By organising the Kurdish diaspora worldwide, but especially in Europe, the PKK was able to expose the originators of the Kurdish issue.
The strengthening of the PKK could not be prevented by the ban of the PKK in Germany, USA and finally by the EU. The PKK suffered a historic defeat with the kidnapping of its founder, Abdullah Öcalan, on February 15, 1999.
Öcalan has used his abduction as an occasion for a radical confrontation with the ruling system, what he refers to as capitalist modernity.
Eventually, neither the arbitrary imprisonment regime on the prison island of Imrali, where Öcalan is punished with solitary confinement, nor the full support of NATO for its member state Turkey did not prevent the PKK from becoming even stronger and more international. Today, the PKK, with the implementation of the paradigm of its founder Abdullah Ocalan, is making a great contributions to global issues such as the question of history, the environmental question, nationalism, and patriarchalism as the basis of capitalism.
Alternative solutions by the PKK and Turkey’s aggression
With the revolution in Rojava, the PKK revolution has reached its peak. All the alternatives of a free life, which are practiced in Rojava, Bakur, Basur, Rojhilat and in the diaspora, take place both locally and nationally, but also provide solutions worldwide. It was the fighters of the PKK who crushed the regional and global proxy instrument of ISIS [Islamic State] which targeted women and different peoples of the Middle East. One should imagine what would have happened if the PKK had not crushed ISIS.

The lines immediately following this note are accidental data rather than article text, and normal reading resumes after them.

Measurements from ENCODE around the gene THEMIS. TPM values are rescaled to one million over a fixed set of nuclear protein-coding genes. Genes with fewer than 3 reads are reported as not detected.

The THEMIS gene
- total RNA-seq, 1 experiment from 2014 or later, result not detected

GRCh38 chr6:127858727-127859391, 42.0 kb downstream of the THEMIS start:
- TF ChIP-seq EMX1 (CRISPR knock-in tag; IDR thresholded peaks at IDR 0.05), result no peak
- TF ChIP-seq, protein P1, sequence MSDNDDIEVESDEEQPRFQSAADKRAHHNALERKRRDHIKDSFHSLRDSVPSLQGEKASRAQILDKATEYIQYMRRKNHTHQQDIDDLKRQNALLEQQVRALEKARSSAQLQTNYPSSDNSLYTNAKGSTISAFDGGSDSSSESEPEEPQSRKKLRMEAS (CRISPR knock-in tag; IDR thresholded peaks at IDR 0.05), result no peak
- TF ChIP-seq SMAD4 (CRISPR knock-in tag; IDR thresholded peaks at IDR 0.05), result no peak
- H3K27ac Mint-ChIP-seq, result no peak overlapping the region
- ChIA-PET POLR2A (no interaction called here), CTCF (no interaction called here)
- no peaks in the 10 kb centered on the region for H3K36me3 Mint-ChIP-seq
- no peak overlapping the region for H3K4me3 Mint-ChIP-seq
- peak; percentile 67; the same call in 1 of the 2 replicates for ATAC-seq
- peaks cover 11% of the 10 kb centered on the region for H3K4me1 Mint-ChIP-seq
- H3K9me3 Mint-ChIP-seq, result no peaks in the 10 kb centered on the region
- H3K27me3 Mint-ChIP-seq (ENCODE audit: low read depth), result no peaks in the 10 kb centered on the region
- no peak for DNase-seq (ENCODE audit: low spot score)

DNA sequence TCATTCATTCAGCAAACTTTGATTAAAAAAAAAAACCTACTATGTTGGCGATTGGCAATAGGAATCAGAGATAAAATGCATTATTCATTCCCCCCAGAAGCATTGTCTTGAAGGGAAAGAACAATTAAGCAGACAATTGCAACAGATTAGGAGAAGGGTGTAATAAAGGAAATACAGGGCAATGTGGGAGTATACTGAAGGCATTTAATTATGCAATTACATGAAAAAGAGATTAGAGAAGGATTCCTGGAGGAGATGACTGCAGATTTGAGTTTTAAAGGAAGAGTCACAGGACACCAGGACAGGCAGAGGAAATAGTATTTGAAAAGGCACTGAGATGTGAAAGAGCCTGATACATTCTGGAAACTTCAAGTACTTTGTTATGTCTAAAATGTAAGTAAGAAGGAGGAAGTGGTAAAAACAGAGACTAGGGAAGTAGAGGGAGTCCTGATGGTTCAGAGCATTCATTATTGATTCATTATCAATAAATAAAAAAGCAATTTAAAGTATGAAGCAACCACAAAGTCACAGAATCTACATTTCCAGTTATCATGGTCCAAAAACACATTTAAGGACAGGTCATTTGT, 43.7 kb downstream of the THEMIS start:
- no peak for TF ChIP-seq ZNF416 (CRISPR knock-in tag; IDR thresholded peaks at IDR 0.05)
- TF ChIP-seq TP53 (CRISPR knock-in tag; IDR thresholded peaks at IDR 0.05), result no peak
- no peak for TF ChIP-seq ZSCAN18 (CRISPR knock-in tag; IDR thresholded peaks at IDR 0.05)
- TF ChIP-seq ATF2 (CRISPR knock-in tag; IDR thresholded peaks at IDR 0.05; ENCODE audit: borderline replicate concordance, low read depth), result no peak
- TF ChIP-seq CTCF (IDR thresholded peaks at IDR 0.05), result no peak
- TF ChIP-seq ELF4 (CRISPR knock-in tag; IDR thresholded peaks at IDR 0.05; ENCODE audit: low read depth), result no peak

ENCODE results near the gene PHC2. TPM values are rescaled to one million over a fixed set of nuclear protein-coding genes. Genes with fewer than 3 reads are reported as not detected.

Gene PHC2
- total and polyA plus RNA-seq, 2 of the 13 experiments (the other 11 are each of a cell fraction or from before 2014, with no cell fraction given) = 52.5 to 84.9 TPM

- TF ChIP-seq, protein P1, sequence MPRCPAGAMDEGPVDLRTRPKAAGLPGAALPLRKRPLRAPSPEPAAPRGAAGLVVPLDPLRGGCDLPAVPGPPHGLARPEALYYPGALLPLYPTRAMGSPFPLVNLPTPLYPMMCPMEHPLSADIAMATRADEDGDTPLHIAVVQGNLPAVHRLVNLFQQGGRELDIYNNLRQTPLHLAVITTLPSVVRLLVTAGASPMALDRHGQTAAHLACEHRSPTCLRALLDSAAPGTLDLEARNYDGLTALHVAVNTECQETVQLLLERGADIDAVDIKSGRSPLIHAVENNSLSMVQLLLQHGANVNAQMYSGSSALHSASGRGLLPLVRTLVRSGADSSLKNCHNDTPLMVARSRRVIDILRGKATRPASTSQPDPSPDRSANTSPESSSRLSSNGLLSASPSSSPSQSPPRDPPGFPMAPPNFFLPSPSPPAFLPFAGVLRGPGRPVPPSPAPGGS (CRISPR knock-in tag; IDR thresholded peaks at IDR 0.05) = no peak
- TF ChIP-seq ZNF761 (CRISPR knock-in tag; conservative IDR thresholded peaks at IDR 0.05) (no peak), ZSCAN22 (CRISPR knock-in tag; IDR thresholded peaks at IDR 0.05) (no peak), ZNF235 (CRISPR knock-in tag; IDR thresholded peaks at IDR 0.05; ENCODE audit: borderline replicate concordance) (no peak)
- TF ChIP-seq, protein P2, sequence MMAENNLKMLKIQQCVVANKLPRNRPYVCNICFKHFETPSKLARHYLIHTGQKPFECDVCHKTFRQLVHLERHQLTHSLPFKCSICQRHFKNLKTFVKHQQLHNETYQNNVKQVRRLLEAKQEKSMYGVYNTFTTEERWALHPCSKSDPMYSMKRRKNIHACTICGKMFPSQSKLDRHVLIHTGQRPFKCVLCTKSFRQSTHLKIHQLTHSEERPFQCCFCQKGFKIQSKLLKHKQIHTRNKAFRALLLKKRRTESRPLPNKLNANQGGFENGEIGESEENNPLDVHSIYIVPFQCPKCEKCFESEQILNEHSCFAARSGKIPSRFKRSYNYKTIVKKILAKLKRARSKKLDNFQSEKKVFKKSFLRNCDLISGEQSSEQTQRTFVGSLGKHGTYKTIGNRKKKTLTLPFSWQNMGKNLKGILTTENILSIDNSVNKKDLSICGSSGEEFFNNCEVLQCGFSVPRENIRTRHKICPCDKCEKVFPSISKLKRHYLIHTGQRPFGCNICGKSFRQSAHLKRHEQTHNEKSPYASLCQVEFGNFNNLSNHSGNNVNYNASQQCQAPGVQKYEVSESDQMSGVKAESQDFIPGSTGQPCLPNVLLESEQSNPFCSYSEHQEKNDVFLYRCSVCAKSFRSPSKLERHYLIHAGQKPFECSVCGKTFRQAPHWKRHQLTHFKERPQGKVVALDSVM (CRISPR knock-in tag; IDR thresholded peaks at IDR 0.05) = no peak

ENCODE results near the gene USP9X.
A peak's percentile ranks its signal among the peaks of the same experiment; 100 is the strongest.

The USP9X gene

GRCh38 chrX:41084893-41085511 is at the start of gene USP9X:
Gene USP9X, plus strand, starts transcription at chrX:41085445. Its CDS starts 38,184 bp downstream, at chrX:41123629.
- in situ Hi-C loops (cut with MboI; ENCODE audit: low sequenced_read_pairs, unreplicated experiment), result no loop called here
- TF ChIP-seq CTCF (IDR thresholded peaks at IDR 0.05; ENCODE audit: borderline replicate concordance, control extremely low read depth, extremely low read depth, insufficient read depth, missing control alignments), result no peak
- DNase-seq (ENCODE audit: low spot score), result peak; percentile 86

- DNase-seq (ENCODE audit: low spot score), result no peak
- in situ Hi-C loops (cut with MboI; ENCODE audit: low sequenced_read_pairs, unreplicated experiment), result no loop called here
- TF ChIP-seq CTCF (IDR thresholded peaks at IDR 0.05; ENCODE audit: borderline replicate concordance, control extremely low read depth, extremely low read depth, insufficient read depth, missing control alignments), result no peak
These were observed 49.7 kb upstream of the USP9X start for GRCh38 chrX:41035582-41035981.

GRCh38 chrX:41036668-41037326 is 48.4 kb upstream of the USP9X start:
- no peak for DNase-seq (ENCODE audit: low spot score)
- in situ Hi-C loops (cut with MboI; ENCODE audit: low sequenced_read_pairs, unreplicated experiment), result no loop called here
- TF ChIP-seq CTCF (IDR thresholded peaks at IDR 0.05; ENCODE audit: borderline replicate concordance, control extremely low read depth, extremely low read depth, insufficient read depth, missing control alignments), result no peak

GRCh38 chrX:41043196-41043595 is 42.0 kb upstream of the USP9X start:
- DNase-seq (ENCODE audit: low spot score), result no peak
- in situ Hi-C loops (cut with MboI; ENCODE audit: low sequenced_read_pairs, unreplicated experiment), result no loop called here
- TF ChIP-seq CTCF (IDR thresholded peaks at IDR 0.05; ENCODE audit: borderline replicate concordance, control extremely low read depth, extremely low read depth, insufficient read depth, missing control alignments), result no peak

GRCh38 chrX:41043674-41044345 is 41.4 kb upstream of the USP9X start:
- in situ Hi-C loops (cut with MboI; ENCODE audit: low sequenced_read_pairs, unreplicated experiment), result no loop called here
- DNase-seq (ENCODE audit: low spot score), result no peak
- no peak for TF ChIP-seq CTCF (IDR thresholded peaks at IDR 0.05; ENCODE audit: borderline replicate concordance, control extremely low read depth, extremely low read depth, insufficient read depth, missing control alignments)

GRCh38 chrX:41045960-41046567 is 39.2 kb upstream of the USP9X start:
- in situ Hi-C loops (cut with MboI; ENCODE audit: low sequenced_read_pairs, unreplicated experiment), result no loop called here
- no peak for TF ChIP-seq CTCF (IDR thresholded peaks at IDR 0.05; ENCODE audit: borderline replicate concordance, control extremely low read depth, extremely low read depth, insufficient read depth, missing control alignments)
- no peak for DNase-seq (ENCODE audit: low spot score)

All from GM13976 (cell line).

Today, after 40 years of intense struggle for freedom, at least the truth has come to light. This is important for the attainment of justice. Namely, that the originators of conflicts, of problems and wars are on the one side, and those who fight for peace and democracy are on the other.
We can speak today of a Turkish issue and a Kurdish solution. The Turkish state today has become an aggressive, destabilising state not only in the Middle East, but in North Africa and everywhere there are Muslims. For expansion purposes, the current Turkish regime uses Islam as a political instrument of power.
Turkey’s membership in NATO has been a decisive argument as to why NATO countries have supported Turkey not only politically, diplomatically, economically, but also militarily against the PKK.
The revolution of the PKK has always been equated with separatism. In fact, it practices a democratic confederalism, which means a democracy -without the rule of a central state power- that provides the coexistence of peoples within the existing borders of the Lausanne Treaty of 1923. It is currently the Turkish state that violates the sovereignty of a state as it does in Syria, Iraq, Libya, Armenia, where it intervenes militarily.